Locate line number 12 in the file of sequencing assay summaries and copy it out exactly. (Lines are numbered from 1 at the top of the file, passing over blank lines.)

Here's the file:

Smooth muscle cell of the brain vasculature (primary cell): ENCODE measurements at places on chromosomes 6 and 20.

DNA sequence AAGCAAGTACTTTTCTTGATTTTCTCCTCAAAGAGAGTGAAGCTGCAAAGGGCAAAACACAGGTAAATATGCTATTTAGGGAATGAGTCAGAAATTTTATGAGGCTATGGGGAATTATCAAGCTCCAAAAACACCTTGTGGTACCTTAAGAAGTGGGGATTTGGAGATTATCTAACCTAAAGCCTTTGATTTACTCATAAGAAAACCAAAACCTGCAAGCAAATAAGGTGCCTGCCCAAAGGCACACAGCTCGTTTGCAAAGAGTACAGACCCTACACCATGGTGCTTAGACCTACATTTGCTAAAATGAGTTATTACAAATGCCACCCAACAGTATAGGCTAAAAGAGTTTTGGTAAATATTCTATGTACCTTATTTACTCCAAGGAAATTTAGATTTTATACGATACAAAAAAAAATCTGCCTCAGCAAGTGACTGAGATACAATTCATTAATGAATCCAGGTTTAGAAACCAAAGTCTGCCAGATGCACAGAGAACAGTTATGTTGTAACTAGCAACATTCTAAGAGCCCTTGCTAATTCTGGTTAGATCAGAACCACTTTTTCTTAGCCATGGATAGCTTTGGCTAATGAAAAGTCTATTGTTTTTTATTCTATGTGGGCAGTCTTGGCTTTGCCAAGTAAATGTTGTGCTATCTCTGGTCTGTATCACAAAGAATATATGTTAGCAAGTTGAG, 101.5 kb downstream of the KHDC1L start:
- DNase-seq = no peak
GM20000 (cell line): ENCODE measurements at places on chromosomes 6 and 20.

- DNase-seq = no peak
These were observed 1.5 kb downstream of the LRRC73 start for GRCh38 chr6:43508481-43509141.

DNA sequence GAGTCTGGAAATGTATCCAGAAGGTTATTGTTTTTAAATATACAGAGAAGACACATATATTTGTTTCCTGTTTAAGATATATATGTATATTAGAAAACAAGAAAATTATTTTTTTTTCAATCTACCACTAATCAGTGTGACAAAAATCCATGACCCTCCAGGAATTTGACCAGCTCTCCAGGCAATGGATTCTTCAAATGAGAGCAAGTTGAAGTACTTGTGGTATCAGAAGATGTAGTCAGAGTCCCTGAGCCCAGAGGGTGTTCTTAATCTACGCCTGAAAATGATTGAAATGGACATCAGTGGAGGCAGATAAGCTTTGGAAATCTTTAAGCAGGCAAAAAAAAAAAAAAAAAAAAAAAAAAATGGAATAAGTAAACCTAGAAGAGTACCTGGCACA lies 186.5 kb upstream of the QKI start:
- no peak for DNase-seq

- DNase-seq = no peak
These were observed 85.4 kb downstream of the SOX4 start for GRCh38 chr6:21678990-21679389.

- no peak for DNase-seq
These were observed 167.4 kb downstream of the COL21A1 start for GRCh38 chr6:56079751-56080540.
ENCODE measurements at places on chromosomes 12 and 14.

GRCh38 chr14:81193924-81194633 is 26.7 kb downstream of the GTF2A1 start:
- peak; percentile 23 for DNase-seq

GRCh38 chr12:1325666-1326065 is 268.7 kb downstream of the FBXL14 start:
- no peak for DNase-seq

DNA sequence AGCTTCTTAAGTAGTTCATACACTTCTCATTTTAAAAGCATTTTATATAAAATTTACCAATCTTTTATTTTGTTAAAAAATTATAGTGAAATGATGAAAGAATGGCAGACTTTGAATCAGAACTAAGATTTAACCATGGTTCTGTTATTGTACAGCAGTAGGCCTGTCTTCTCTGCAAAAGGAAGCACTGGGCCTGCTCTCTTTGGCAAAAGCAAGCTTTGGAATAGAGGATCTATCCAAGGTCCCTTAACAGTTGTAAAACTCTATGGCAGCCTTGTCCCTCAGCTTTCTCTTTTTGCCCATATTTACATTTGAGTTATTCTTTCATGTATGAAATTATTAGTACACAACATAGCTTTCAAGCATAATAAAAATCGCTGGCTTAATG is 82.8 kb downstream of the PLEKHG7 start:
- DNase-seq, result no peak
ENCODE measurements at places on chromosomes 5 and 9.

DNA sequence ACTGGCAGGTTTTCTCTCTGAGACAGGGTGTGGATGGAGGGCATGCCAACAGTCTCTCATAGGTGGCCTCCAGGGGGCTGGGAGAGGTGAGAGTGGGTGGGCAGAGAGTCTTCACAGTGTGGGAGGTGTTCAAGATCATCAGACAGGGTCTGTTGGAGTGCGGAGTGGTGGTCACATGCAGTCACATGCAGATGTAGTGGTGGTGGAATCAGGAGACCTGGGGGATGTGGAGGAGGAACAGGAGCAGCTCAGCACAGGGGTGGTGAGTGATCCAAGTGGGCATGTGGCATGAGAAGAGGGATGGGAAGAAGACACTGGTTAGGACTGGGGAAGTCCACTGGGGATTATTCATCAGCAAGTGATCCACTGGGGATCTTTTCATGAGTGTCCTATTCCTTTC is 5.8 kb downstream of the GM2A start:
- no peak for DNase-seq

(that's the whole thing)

These were observed 167.4 kb downstream of the COL21A1 start for GRCh38 chr6:56079751-56080540.